The government is being warned it must take action to improve conditions at Bristol Prison, the BBC has found.
Inspector of prisons Peter Clarke is expected to issue an "urgent notification" letter to Justice Secretary David Gauke this week.
Inspectors visited the jail last week and gave it the lowest grading possible for safety and purposeful activity.
Facilities are described as "shocking and unfit for purpose" and there are concerns over "unreported violence".
The Category B prison, which currently holds about 520 prisoners, received the second lowest level grading for respect, and rehabilitation and release.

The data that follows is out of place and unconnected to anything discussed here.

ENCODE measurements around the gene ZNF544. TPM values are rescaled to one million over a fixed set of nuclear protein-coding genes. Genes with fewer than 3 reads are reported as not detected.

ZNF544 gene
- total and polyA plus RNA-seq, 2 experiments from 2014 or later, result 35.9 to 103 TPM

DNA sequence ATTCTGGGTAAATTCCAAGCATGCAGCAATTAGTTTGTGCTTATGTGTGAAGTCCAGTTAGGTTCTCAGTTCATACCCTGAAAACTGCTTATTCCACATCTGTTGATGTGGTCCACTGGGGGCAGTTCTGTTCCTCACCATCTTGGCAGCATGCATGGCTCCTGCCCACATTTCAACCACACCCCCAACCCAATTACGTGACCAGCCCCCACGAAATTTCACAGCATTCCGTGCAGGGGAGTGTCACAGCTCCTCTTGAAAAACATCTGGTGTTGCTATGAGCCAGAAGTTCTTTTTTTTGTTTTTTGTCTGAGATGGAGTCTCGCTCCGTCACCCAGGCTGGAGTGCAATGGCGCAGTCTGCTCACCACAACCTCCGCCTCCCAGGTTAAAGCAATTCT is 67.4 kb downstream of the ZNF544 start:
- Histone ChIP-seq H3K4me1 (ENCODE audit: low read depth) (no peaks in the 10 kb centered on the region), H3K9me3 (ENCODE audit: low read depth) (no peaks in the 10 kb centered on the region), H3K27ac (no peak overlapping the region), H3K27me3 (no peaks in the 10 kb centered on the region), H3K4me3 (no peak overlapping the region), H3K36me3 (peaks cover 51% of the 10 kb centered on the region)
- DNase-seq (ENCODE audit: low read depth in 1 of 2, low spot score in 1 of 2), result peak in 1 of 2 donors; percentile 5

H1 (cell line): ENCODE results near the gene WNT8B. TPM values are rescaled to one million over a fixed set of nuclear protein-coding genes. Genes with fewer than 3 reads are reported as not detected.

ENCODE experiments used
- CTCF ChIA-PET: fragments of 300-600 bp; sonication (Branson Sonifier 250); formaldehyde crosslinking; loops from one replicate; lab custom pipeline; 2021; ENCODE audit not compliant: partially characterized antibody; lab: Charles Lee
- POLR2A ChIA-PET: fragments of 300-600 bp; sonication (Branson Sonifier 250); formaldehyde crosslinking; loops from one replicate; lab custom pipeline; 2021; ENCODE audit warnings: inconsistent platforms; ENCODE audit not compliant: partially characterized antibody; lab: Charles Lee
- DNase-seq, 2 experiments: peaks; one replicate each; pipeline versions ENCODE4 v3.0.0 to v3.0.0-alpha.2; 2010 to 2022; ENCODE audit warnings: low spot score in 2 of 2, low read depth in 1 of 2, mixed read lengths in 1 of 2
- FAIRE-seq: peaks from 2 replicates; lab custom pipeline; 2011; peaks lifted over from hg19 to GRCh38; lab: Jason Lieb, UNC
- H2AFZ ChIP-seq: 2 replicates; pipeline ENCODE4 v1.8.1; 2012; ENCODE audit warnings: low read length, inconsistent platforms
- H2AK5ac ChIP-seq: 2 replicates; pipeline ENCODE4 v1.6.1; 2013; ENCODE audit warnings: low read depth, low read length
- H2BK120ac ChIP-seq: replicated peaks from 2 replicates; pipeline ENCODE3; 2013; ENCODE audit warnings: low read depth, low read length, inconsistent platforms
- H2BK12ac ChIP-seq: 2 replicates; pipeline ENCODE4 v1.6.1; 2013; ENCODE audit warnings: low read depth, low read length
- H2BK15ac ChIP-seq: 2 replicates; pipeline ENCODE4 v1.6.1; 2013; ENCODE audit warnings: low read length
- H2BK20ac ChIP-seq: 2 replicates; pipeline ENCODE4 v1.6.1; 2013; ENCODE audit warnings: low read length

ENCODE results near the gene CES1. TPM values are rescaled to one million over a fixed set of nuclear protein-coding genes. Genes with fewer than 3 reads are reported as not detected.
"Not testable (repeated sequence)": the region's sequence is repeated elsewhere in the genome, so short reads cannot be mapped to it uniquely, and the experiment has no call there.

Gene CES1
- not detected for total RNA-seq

In January, Bristol's Independent Monitoring Board (IMB) said the jail had "shocking and unfit for purpose facilities and accommodation", and did not have enough staff.
'Lack of resources'
It said "unreported violence continues to remain a concern" and criticised the prison's "regular and ongoing inability to run a normal basic daily regime" blaming a "lack of resources".
It added it had not seen "any reliable data or evidence to enable it to conclude that prisoners are well prepared for their release".
The IMB wrote to then Prisons Minister Rory Stewart outlining its concerns.
It will be the fifth jail to be subject to the notification process since it was introduced in November 2017.
The other prisons to have received an urgent notification letter are Bedford, Birmingham, Exeter and Nottingham.
Under the procedure, the Justice Secretary has to publish an action plan to bring about immediate improvements.
A spokesman for the Prison Service said it was not able to comment at this stage.
HMP Bristol can hold 614 prisoners, mainly adult men and some young offenders.